It is a humble ask. “Do you think they’d let me watch as they shoot some of the San Francisco scenes?” After all, who am I to expect to be included in all this?
My daughter’s assistant has just picked me up from Burbank airport and is taking me to her company’s corporate offices in downtown LA. I am about to be her guest on the #Girlboss Radio podcast, and because I do some customer service work for her company in my spare time, I have a meeting to attend there as well. What I am asking about, however, has to do with the 2017 Netflix series that bears the same name as my daughter’s popular self-help manifesto/memoir, #Girlboss. Hearing an “I’ll arrange it for you” from her delightful assistant sends my brain into warp speed about what it will be like to see my only child’s persona depicted by someone else. What I don’t realize, however, is that what I am about to experience, is about so much more.
The following week I begin exchanging emails with one of the show’s assistant producers – an articulate and responsive guy named Adam. I am aware that a Girlboss episode will be shot all over the city – from the Haight to Pacific Heights, on steep city hilltops and on grungy South-of-Market streets. In successive emails, Adam begins telling me when and where scenes are being shot during daytimes and at night. I choose the daytime Saturday shoot – one where there is a cable car, extras, and views of the Bay in the mix. The call time for actors and producers is mid-morning, so I can leave my house by 8 am or so and get there in plenty of time to leave my car downtown and Uber it over to their “home base” along the Embarcadero.
Thinking this will be one of those memorable (albeit short) car trips of a lifetime, I leave the top down on my car, thinking I have sufficiently lacquered my hair for the open-air adventure. When my bangs begin flying straight up I am sure I look like the mascot for a Bob’s Big Boy. So I pull over at an exit to take shelter under the ragtop and then get back on the freeway. Experiencing the many micro-climates of northern California, I drive from sunshine to overcast, hit fog on the Golden Gate Bridge, and into chilly sunshine as I speed down Van Ness Avenue, turn onto Broadway Street, and gingerly avoid hitting tiny people with huge parcels in their hands as I roll through China Town, through the Stockton Street tunnel and into the garage I use on almost every trip downtown.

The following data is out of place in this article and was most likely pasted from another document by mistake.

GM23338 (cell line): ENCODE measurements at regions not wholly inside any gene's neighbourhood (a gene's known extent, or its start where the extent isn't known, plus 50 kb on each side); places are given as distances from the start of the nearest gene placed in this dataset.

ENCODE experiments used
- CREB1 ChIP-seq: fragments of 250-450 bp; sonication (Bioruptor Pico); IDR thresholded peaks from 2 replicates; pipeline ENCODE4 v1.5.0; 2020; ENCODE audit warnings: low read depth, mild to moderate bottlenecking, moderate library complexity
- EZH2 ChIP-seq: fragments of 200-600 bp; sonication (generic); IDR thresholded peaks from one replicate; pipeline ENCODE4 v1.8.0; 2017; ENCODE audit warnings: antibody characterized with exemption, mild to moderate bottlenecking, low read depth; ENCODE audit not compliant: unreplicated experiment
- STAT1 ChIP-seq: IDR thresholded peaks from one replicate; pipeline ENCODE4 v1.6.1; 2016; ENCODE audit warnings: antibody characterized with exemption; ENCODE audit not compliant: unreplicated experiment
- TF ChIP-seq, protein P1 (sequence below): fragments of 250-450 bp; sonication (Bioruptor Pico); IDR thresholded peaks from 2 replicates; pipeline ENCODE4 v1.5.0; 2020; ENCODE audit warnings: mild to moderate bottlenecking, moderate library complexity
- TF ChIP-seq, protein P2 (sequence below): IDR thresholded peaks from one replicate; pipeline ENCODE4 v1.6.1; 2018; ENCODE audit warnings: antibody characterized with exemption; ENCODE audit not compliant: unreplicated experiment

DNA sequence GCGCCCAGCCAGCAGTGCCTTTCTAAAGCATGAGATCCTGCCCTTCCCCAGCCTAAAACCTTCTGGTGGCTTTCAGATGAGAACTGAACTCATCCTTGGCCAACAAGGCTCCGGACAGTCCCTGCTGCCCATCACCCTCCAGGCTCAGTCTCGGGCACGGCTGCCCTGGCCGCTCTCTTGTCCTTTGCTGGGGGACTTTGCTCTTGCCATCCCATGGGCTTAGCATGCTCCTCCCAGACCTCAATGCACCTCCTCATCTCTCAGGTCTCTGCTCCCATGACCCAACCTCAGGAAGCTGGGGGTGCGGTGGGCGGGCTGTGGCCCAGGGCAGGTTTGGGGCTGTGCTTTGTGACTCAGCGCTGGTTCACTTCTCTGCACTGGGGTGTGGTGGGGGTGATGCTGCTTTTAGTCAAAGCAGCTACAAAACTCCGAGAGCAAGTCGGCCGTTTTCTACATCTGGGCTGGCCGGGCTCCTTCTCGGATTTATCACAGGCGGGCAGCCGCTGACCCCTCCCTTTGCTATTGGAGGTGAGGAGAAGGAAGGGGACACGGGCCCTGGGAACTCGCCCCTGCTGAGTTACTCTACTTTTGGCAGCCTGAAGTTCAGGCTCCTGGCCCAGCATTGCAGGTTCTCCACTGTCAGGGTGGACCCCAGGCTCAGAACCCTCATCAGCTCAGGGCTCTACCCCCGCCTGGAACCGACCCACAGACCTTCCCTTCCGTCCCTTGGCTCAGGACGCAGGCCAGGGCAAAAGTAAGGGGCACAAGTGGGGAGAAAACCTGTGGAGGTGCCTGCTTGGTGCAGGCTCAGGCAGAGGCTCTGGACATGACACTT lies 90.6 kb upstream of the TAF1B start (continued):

Finding an Uber car in San Francisco means a wait time of 4 minutes or less, and distances simply aren’t very far in this tiny city. Soon I find myself at the staging area I am supposed to use to get a shuttle to the location. I look around the gate area and all I see are a few cars parked around me. No people. Nothing. So I call Adam’s cell phone. “Walk back toward the Bay, deeper into the lot,” he tells me. Soon I see a mini community of gigantic semis in the distance with huge trailers and elaborate equipment and I begin traversing the expanse of empty asphalt.